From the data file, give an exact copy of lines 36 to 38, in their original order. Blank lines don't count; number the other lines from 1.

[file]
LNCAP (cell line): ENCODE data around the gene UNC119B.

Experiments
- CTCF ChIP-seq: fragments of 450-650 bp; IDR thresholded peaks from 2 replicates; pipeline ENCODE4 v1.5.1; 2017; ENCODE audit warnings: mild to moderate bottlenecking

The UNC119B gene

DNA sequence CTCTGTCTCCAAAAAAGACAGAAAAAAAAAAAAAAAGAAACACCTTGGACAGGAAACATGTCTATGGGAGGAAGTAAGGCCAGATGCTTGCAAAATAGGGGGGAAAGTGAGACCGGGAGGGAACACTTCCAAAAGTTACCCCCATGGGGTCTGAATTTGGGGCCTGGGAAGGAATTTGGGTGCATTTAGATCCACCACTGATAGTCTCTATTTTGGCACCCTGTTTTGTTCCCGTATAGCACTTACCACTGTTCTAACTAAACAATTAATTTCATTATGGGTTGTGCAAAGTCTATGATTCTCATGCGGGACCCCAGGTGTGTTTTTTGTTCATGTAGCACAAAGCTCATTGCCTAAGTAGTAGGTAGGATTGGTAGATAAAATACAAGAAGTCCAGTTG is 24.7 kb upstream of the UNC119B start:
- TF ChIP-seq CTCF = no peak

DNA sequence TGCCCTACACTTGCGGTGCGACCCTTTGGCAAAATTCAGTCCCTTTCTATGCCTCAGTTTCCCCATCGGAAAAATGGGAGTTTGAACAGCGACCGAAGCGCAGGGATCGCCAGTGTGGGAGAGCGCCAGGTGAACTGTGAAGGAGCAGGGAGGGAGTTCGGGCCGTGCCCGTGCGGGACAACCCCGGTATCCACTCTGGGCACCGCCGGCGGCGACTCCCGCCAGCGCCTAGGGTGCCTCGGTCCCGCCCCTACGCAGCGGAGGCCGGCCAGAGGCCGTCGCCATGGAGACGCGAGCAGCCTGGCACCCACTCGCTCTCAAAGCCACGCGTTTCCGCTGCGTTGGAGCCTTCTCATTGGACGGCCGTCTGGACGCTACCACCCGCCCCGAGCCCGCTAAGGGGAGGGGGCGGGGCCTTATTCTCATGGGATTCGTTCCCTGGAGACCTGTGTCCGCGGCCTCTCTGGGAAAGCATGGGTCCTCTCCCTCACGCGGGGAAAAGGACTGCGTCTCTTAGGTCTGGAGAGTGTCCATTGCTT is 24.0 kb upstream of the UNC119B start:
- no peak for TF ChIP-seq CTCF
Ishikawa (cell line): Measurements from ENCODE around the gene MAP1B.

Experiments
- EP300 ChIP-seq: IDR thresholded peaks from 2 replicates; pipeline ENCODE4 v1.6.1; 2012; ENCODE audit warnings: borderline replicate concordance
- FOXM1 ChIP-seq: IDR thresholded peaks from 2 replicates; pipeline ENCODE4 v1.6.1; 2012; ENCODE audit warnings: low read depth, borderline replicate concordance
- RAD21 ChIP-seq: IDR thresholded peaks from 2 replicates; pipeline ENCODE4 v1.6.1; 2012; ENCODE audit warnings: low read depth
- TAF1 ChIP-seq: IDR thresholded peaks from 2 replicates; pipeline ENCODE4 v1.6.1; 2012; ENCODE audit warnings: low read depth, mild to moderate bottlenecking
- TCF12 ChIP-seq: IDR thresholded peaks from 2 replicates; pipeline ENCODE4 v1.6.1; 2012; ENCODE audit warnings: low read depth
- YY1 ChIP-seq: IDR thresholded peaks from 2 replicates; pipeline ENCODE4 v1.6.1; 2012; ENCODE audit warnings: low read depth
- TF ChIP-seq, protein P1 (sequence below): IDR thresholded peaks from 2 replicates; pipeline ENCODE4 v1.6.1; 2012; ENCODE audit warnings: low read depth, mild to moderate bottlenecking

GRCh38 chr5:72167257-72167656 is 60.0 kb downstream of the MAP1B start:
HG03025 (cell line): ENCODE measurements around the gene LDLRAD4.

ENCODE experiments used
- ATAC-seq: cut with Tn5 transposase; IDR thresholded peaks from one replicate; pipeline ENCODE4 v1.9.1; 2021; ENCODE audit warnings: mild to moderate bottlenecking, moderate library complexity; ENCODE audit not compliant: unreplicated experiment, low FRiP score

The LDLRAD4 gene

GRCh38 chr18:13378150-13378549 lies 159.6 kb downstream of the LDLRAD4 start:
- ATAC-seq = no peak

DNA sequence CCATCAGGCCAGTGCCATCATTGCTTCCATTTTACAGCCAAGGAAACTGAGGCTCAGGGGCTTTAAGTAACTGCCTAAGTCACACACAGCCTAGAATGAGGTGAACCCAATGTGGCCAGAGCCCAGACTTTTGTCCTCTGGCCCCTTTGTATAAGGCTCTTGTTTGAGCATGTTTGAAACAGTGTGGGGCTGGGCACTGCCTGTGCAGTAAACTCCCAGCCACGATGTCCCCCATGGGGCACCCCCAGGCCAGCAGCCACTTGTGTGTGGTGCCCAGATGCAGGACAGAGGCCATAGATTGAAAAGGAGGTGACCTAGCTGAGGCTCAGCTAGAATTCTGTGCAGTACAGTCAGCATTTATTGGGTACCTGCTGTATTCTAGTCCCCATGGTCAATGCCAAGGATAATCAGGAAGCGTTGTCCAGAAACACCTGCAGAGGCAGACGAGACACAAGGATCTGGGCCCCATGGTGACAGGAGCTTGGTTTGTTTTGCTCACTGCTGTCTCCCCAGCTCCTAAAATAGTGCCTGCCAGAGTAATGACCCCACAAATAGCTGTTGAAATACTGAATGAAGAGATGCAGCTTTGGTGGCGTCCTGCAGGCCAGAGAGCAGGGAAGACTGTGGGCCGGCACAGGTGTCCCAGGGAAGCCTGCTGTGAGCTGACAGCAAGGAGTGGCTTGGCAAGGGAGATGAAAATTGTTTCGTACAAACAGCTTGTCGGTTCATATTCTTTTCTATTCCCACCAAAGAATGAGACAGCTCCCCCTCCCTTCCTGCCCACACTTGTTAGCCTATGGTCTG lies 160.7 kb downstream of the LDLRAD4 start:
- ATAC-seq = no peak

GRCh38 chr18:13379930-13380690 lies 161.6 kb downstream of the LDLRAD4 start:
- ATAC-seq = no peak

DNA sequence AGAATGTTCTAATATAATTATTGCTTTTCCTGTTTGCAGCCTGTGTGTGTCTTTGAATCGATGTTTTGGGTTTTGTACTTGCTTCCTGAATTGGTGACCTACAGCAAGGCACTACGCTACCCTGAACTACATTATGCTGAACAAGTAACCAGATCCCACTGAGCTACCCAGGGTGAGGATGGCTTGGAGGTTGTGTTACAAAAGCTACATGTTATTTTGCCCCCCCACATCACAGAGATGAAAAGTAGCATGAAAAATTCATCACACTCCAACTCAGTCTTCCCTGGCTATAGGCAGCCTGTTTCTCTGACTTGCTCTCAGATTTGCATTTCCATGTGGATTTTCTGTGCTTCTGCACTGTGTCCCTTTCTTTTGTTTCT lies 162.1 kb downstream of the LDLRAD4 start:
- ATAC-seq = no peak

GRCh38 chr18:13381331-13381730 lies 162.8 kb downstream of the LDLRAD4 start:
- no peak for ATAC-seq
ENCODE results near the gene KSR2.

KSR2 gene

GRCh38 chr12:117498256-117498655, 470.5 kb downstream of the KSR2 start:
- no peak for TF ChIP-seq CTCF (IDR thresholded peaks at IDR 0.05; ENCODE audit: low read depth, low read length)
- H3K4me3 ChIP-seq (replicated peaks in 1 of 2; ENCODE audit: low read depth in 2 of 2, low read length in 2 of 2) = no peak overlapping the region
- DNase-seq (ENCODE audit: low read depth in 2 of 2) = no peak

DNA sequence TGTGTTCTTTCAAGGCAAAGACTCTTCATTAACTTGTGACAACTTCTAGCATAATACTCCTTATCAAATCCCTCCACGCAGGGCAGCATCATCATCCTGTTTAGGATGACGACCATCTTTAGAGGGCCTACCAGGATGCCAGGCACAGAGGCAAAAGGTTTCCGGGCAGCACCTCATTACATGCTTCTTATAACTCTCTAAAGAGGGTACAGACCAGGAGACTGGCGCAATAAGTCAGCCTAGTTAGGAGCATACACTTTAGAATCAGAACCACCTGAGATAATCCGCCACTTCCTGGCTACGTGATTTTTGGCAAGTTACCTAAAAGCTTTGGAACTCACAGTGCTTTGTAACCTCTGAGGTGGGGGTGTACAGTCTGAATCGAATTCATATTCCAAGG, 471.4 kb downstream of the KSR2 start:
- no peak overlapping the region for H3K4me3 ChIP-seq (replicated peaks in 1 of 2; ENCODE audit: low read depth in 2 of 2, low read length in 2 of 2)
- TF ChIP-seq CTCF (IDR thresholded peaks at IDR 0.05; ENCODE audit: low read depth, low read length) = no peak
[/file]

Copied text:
- no peak for TF ChIP-seq CTCF (IDR thresholded peaks at IDR 0.05; ENCODE audit: low read depth, low read length)
- H3K4me3 ChIP-seq (replicated peaks in 1 of 2; ENCODE audit: low read depth in 2 of 2, low read length in 2 of 2) = no peak overlapping the region
- DNase-seq (ENCODE audit: low read depth in 2 of 2) = no peak